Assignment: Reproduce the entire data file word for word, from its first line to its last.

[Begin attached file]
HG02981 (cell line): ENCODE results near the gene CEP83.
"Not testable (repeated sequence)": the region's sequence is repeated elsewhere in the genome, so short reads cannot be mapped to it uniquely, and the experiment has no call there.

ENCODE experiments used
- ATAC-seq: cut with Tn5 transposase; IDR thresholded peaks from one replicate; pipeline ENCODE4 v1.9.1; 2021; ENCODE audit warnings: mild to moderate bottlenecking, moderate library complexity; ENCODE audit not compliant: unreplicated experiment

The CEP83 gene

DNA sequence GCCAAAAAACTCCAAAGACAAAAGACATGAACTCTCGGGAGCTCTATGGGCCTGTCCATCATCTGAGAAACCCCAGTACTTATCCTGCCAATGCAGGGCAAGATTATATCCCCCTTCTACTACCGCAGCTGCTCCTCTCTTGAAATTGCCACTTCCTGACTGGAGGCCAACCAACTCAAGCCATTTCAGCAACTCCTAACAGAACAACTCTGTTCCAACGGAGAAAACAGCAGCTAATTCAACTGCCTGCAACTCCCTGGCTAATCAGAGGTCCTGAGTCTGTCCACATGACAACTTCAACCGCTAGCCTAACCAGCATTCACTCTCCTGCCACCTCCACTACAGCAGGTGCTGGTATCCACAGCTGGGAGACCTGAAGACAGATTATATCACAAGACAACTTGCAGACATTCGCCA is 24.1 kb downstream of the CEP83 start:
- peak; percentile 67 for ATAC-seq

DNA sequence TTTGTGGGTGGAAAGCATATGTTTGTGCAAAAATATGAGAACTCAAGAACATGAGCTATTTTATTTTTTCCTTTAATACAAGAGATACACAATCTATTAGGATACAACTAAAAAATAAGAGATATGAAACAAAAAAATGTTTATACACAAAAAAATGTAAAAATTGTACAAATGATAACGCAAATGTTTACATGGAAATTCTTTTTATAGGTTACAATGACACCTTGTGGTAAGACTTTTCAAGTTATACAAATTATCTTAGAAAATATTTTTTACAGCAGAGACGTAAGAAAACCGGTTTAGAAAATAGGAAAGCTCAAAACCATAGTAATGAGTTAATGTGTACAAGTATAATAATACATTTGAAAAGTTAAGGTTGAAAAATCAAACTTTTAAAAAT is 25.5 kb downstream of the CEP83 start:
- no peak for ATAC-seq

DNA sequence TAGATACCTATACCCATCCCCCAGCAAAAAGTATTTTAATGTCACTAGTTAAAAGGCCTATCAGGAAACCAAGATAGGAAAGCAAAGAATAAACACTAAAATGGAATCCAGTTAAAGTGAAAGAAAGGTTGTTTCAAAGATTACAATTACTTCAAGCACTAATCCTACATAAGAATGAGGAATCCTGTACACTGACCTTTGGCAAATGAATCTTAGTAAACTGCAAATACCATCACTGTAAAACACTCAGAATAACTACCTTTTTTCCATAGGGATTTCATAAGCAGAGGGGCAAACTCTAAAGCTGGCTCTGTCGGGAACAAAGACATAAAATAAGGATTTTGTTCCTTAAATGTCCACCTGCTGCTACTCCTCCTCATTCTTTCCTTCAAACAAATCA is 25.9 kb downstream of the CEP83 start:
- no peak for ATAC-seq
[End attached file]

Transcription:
HG02981 (cell line): ENCODE results near the gene CEP83.
"Not testable (repeated sequence)": the region's sequence is repeated elsewhere in the genome, so short reads cannot be mapped to it uniquely, and the experiment has no call there.

ENCODE experiments used
- ATAC-seq: cut with Tn5 transposase; IDR thresholded peaks from one replicate; pipeline ENCODE4 v1.9.1; 2021; ENCODE audit warnings: mild to moderate bottlenecking, moderate library complexity; ENCODE audit not compliant: unreplicated experiment

The CEP83 gene

DNA sequence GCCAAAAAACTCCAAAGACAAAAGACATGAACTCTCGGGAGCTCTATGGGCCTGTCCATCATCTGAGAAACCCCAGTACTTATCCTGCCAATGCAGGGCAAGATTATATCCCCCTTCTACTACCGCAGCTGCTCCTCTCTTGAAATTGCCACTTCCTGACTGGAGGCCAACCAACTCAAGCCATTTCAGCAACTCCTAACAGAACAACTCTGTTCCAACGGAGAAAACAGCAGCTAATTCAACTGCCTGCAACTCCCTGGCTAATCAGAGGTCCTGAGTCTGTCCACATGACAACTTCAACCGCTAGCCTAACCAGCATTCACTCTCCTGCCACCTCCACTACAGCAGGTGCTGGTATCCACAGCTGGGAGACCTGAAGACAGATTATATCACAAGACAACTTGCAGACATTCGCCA is 24.1 kb downstream of the CEP83 start:
- peak; percentile 67 for ATAC-seq

DNA sequence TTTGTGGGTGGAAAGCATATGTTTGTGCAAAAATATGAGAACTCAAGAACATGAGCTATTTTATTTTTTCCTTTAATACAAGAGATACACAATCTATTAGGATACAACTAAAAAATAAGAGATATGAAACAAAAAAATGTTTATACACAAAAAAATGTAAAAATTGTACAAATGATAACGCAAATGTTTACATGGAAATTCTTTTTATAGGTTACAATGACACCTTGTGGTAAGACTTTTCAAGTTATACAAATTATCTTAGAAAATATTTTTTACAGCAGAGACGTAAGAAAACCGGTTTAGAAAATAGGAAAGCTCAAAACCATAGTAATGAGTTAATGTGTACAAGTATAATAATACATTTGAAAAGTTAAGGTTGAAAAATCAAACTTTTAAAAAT is 25.5 kb downstream of the CEP83 start:
- no peak for ATAC-seq

DNA sequence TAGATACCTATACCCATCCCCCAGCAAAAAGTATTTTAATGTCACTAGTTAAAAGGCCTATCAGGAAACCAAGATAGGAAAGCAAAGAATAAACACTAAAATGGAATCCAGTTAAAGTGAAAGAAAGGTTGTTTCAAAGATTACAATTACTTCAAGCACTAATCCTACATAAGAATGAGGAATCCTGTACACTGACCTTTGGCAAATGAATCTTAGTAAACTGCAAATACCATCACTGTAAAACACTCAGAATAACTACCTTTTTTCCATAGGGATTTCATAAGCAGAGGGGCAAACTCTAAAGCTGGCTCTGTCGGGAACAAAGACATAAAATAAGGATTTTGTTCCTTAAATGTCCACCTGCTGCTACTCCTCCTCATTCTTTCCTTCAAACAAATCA is 25.9 kb downstream of the CEP83 start:
- no peak for ATAC-seq